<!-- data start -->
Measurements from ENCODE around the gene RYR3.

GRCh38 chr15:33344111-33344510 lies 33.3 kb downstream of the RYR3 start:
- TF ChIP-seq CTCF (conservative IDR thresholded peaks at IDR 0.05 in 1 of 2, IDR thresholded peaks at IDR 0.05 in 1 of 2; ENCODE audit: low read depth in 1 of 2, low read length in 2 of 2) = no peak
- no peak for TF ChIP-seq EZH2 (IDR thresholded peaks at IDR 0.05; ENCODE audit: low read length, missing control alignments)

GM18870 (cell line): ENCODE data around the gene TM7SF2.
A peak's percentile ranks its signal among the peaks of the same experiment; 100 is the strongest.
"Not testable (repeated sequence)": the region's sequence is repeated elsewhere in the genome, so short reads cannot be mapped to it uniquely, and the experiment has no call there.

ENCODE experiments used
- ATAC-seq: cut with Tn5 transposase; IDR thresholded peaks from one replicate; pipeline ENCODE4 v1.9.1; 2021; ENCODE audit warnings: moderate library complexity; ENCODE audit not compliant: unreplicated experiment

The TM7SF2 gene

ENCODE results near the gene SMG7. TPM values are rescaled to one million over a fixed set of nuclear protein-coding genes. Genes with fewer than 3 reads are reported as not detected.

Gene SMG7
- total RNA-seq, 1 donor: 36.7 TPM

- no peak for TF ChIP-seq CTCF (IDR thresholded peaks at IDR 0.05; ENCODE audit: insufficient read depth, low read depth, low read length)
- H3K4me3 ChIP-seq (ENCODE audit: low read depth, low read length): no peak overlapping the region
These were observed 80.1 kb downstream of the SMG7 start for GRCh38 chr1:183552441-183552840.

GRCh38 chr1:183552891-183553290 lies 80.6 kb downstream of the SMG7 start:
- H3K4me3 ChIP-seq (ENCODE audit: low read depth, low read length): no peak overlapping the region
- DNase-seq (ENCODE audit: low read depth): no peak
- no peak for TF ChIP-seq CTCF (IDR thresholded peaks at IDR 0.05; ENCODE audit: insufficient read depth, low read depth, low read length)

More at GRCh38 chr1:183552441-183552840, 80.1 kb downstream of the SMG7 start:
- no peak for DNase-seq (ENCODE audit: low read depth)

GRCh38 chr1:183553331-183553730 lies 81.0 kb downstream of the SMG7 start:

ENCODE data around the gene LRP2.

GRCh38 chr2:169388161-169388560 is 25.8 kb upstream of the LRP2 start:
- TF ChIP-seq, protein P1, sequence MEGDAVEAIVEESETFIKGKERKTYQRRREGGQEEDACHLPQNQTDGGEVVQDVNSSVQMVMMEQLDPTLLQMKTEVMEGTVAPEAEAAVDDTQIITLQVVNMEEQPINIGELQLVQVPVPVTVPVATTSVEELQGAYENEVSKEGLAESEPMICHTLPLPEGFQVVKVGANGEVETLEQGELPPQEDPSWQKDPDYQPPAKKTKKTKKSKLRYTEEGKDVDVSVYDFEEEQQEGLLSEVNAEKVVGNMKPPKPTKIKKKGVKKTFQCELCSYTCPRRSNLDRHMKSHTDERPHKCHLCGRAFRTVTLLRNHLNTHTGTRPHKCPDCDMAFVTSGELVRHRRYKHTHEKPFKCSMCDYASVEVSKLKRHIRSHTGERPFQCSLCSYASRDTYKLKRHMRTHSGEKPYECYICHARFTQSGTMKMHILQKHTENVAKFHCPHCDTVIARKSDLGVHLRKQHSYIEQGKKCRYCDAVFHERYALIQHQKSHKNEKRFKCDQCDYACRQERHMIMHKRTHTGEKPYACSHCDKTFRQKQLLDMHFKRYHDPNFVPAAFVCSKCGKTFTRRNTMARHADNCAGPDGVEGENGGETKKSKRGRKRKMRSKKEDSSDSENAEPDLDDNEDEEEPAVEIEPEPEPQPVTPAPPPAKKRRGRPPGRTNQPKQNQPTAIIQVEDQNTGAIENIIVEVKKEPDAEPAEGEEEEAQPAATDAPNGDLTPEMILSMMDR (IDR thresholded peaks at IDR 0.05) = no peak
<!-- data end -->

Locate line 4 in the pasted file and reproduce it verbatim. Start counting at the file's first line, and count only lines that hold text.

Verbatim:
- no peak for TF ChIP-seq EZH2 (IDR thresholded peaks at IDR 0.05; ENCODE audit: low read length, missing control alignments)